WEDNESDAY 08 MAY, 2013 |
Solar Cell Microwave Cookery - 18 Minutes On High
You can almost imagine a cheery 'ding!' sound signifying your solar
cell is done and ready to harvest power from the sun.
It's not quite as simple as that, but microwave ovens are increasingly being
used in solar cell research as a way to produce a nanocrystal semiconductor
material rapidly using cheap, common and less toxic metals - and with less
We first reported on the use
of microwave ovens
in 2012, when engineers at Oregon State University had developed a way to use microwave heating in the synthesis of
Copper zinc tin sulfide (CTZS).
At that time, University of Utah metallurgists were also busy on developing
their own CTZS process using an old standard microwave oven that was about to be
They have determined the optimum time required to create the most uniform crystals of the CZTS semiconductor;
which is 18 minutes in the microwave oven used, and have also constructed a small photovoltaic solar cell to confirm that the material works.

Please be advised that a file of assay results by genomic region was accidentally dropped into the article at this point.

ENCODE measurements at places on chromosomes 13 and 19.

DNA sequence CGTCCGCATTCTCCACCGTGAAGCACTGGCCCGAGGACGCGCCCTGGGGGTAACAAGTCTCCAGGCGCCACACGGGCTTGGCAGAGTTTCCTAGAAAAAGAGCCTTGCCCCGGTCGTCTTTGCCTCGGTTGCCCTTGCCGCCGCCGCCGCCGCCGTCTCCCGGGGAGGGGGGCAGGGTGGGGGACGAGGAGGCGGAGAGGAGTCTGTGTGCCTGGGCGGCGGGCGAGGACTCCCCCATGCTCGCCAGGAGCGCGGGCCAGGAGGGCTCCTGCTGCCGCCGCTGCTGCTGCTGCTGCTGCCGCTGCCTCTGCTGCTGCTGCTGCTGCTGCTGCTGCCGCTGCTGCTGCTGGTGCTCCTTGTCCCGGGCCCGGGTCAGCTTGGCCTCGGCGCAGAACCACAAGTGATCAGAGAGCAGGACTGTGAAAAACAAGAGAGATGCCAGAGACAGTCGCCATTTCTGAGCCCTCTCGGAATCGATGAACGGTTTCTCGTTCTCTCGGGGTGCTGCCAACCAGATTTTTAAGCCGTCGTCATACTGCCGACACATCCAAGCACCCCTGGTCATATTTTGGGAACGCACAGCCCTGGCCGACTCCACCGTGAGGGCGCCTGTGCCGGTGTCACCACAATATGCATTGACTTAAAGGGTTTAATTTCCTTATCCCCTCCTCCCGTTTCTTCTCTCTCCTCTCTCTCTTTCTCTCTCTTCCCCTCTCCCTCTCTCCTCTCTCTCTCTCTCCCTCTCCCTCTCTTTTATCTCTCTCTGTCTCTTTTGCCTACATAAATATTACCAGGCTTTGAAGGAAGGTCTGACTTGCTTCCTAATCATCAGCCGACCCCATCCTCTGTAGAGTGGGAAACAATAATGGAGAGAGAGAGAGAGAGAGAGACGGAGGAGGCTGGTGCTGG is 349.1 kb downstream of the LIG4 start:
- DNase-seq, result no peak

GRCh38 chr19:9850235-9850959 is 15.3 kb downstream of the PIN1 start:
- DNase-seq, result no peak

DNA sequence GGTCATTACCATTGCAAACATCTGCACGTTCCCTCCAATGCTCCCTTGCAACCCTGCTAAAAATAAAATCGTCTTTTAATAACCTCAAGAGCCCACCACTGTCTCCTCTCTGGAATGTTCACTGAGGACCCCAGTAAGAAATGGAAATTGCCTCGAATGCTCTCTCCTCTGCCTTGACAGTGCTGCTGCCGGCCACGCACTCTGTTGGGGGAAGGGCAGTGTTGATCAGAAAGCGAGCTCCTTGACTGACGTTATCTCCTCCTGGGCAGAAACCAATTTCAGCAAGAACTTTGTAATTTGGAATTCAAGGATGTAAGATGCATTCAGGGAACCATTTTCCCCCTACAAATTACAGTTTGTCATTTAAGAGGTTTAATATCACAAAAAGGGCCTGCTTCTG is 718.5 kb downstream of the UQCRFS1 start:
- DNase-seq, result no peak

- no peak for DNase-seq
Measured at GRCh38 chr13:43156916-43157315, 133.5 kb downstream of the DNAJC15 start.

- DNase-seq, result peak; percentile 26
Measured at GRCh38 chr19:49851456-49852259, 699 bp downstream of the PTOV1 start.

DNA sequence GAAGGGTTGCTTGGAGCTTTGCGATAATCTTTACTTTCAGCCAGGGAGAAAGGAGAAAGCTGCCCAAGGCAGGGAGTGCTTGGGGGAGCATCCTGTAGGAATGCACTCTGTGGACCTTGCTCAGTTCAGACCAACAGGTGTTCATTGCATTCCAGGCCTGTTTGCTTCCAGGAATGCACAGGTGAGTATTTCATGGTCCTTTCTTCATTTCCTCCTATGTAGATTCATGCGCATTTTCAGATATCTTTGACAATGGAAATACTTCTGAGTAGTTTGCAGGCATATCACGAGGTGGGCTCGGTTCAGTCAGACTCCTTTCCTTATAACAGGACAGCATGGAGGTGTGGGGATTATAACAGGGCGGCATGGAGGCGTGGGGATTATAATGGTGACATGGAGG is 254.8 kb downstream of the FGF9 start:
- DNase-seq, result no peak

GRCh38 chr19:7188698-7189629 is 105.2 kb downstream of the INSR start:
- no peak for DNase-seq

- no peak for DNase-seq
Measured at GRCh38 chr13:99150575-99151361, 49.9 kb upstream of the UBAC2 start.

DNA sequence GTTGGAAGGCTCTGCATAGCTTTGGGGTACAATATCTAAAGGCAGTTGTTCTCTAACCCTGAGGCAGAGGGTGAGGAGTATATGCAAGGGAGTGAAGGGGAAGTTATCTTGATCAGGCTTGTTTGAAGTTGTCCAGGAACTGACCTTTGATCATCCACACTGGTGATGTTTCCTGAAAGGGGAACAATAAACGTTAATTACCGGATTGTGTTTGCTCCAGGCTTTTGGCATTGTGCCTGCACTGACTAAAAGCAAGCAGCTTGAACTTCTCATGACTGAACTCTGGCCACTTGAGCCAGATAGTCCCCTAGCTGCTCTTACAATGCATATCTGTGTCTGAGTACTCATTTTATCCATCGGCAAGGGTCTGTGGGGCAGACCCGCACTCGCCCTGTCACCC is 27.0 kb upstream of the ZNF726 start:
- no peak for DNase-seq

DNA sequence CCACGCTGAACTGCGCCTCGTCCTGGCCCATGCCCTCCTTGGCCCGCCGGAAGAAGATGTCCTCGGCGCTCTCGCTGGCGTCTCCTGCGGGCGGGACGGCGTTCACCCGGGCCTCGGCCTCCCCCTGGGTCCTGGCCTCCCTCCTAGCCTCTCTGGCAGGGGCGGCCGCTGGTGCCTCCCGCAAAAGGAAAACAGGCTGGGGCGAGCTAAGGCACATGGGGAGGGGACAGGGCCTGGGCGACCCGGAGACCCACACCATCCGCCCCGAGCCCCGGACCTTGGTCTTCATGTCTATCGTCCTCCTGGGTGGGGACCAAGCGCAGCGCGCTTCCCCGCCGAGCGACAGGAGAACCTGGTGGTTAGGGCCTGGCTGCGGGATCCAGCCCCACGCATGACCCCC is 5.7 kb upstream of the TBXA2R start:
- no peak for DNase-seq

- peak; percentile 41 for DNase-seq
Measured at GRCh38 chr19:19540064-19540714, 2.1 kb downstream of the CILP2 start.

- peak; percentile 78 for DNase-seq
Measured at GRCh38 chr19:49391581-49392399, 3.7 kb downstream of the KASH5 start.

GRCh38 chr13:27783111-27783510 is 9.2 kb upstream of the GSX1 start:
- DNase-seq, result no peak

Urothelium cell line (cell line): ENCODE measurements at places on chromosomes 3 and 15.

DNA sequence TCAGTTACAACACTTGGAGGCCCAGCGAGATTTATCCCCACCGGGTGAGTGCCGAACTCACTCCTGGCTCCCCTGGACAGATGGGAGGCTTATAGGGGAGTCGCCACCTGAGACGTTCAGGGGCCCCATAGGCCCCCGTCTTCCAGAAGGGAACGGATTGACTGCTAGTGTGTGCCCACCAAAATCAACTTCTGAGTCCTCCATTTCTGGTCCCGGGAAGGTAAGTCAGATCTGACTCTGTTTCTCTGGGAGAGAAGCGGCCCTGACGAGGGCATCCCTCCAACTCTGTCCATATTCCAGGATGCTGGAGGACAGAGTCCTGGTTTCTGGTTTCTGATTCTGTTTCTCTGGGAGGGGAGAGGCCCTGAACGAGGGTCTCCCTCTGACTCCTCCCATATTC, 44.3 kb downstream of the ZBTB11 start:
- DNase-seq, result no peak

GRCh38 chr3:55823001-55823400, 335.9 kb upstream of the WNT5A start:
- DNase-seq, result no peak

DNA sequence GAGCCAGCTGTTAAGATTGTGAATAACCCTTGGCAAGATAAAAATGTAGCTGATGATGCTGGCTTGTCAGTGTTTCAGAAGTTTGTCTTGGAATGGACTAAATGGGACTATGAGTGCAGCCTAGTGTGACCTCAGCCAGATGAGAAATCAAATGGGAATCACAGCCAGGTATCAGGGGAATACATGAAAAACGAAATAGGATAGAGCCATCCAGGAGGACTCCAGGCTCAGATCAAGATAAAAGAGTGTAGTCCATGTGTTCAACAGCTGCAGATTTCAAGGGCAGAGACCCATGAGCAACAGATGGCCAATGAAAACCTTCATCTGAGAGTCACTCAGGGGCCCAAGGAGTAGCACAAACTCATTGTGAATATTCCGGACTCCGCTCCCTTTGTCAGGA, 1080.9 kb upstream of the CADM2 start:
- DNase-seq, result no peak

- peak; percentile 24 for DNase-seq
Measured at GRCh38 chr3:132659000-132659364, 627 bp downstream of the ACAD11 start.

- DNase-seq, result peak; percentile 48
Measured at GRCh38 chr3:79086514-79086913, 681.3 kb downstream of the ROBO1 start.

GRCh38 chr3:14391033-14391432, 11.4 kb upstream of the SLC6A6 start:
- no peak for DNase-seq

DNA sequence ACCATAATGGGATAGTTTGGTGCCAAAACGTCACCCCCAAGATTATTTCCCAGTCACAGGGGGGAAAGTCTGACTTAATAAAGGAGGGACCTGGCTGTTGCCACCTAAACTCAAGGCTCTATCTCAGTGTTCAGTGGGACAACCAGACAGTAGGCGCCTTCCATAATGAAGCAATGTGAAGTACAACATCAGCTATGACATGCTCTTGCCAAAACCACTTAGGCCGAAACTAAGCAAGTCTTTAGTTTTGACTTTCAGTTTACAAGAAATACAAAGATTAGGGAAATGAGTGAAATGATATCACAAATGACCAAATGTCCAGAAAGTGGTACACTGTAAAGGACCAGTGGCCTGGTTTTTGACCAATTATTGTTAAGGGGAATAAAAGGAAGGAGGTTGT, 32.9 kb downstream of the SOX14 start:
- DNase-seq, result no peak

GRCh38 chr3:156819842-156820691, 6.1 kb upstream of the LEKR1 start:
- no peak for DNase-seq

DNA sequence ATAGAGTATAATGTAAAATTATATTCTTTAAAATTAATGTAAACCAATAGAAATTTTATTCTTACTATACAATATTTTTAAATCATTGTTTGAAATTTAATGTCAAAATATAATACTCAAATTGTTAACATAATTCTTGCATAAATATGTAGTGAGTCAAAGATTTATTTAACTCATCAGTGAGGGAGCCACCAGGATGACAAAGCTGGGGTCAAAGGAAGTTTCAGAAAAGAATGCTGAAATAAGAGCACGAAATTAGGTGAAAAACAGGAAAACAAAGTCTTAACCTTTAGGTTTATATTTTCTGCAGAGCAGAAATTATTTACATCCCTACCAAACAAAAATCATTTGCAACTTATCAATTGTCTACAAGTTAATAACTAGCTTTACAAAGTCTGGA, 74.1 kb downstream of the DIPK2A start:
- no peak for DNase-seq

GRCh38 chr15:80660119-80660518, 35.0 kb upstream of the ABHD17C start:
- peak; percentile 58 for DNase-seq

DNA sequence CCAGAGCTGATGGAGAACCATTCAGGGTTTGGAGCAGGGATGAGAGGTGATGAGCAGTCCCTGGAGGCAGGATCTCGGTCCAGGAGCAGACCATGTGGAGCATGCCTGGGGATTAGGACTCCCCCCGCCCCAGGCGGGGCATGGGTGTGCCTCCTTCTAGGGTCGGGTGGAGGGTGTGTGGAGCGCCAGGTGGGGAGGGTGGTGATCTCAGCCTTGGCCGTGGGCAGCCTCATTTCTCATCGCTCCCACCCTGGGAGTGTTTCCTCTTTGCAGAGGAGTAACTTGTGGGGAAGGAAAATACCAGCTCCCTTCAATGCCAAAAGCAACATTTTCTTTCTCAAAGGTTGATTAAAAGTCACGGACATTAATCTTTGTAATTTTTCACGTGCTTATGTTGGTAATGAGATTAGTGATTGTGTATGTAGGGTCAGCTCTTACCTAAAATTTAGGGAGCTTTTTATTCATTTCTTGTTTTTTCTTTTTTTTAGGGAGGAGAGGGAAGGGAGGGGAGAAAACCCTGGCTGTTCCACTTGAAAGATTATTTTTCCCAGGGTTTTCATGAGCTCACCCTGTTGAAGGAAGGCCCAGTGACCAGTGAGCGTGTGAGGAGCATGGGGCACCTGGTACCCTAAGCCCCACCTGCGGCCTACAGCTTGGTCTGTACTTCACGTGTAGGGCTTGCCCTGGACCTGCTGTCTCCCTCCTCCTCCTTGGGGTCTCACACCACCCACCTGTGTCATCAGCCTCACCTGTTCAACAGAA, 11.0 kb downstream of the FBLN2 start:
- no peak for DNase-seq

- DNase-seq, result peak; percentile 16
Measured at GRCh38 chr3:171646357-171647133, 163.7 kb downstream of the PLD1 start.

“We hope in the next five years there will be some commercial products from this, and we are continuing to pursue applications and
improvements," says Michael Free, a professor of metallurgical engineering
at the University. "It’s a good market, but we don’t know exactly where the market will
Professor Free and Prashant Sarswat's process differs from the University of
Oregon development in that different precursor chemicals are used to start the
process - acetate salts instead of chloride salts - and a different solvent;
oleylamine instead of ethylene glycol.
CTZS's potential isn't just in solar cells - it can also be used in the
theromoelectric conversion of heat to electricity, circuits, LED's and
The researchers are publishing their study of the microwaved photovoltaic
semiconductor in the June 1 issue of the Journal of Crystal Growth.
Other news for Wednesday 08 May, 2013
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